Map showing where gas comes from

See the full infographic here.

As the Foreign Secretary’s advisor Lord Howell is secretly filmed by Greenpeace warning that the Emirate of Qatar is “rather near a lot of jihadists” and if anything went wrong we’d be “up s**t creek” we investigate where we buy our gas from, and how much we pay:

Government data shows that last year most of the money paid by bill payers for imported gas went to the tiny Middle Eastern Emirate of Qatar – which is also due to host the next round of talks on tackling global climate change.

In 2011 the UK spent £4.25bn on Qatari gas, 70% more than our next largest import partner, Norway.

But Qatar is not the only country we rely on for gas imports which some may be inclined to view as at risk of instability. In 2011 the UK also imported gas from Algeria, Egypt, Libya, Yemen and even Iran (before sanctions took hold in 2012) as well as Trinidad and Tobago.

However in 2011 the amount spent on gas from Qatar, which holds the world’s third largest gas reserves, far exceeded all of the rest put together.

By our calculations last year the average UK household spent £89 on gas from Qatar in 2011, compared to £56 for Norwegian gas.

High price

But we actually got more gas in from Norway – we just paid far less for it.

By comparing the amount we spent on gas (as reported by the HRMC) with the the volumes imported (as reported by the UK Government) Energydeskcalculated that Qatari ship imports in 2011 were about 70% more expensive than gas that comes in via pipelines from Norway.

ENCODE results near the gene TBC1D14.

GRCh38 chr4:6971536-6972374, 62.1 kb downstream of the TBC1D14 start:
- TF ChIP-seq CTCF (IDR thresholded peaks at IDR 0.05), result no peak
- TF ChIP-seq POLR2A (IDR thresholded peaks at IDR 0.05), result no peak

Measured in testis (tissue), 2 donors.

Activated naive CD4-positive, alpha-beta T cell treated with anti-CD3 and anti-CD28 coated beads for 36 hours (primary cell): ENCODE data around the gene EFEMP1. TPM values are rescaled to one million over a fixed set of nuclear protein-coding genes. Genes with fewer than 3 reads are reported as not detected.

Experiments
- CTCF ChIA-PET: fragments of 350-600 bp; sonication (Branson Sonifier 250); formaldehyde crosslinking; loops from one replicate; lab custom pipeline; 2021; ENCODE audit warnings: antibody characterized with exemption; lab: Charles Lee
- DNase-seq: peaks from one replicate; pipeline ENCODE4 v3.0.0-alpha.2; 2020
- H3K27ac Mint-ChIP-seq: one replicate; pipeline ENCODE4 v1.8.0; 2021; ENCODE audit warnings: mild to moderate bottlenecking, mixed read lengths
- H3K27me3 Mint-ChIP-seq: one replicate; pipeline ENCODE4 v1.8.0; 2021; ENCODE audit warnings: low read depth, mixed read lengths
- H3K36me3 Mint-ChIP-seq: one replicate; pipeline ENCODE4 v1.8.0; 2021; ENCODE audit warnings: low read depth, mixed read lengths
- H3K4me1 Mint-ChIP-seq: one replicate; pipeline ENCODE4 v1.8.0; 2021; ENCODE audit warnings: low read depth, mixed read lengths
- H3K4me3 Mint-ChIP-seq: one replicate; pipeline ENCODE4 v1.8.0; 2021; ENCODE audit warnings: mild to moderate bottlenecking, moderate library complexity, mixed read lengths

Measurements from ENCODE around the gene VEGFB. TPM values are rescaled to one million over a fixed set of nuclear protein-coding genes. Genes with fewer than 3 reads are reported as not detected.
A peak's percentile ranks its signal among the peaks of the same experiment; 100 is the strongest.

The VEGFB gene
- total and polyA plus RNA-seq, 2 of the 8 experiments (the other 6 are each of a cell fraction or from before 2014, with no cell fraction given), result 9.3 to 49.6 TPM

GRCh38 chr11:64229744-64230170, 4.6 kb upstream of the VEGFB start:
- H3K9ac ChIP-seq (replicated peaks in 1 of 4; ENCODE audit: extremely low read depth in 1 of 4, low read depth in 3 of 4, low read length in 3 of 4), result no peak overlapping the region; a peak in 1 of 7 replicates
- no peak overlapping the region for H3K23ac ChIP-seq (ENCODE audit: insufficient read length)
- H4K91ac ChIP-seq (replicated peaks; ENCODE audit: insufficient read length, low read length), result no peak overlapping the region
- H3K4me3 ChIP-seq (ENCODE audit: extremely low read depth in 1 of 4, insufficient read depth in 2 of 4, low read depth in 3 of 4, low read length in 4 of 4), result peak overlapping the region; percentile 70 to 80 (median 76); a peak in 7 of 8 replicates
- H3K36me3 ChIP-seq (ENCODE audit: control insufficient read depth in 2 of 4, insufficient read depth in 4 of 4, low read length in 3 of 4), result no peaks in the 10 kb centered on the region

It’s hard to be sure what made Qatari imports so expensive. Qatari gas, which comes in frozen via large tankers is usually more expensive than gas from the North Sea. But the scale of the price difference in 2011 shows the impact global events now have on our gas prices.

Last year’s Fukushima Nuclear disaster and the civil war in Libya increased demand for gas from Japan and cut supplies from parts of the Middle East.

Qatari cargoes, faced with multiple potential customers around the world, could perhaps charge more to head to the UK whilst the price for North Sea pipeline gas appeared to rise far less.

How much gas do we import?

In 2011 UK gas imports exceeded production for the first time since 1967.

In recent years, as UK North Sea production has fallen and imports doubled between 2007 and 11 the amount we spend on Qatari gas rose  from less than £10m in 2005 when recent imports started to over £4bn today.

So far this year has been relatively free from the kinds of events which can cause sudden jumps in the price of gas from Qatar.

However in the year to September bill-payers were again paying more to import Qatari gas then they were for gas from anywhere else.

This trend is set to continue with Centrica predicting UK gas imports will reach 70-80% by 2020. Many analysts believe the majority of this increase will come from Liquified Natural Gas via ships.

The future?

Over the longer term fracking for shale gas in parts of the UK may help replace declining North Sea reserves.

More reserve estimates are expected over the next twelve months but by current optimistic estimates of UK reserves is that there is about 20 trillion cubic feet of gas available for extraction.

That is around 2 years at our current rate of consumption – not enough to end our reliance on gas imports.

Shale may have an impact on where we buy our gas from, however. Extensive shale gas reserves in the US have opened up the possibility of the US competing with Qatar for gas exports, potentially lowering the price.

But the UK is unlikely to be the US’s most attractive export market.

Hard as it may be for consumers to believe, gas in Asia is even more expensive than it is here and with demand rising that is where most US shale gas will probably head.

In fact, every analyst surveyed by the government, expected the price of gas to keep rising – at least in the medium term – though of course, they may well be wrong.

Either way now the UK is so dependent on imports to meet it’s power and heating needs the issue is likely to stay top of the political agenda.

Bill payers, once protected by our relatively local market and large North Sea reserves, are now exposed to the political and price volatility of the global gas trade.